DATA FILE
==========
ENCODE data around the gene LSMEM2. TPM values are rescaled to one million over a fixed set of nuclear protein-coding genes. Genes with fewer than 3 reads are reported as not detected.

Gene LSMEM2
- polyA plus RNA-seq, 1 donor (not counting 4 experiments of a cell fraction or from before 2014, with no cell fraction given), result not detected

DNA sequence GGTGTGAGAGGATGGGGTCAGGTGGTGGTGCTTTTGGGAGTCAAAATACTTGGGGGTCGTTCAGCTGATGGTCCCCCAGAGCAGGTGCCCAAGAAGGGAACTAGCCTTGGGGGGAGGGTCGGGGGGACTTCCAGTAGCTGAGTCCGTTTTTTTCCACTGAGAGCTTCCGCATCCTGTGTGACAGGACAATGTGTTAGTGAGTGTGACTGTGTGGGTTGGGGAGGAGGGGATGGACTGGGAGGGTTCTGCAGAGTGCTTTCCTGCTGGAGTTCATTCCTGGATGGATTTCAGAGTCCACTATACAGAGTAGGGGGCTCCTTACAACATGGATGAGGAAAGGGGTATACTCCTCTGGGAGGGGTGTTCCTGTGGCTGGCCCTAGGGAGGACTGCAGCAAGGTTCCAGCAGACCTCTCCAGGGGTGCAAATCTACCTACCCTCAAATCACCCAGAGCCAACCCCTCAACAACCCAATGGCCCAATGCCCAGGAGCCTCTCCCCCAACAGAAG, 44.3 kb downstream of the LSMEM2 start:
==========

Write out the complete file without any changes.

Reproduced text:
ENCODE data around the gene LSMEM2. TPM values are rescaled to one million over a fixed set of nuclear protein-coding genes. Genes with fewer than 3 reads are reported as not detected.

Gene LSMEM2
- polyA plus RNA-seq, 1 donor (not counting 4 experiments of a cell fraction or from before 2014, with no cell fraction given), result not detected

DNA sequence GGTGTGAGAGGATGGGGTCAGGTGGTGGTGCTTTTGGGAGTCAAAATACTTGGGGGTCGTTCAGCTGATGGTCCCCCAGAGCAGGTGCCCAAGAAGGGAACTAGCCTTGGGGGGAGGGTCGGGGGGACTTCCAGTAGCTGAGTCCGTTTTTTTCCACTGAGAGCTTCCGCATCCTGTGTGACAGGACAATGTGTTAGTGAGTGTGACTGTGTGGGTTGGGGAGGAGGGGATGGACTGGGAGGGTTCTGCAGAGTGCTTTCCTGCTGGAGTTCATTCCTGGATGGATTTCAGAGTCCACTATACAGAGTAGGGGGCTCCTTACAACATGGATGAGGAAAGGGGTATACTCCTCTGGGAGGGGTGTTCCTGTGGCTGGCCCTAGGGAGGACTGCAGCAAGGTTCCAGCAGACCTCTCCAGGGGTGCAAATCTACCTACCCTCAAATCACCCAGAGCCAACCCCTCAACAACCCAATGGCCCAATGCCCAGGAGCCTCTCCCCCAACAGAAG, 44.3 kb downstream of the LSMEM2 start: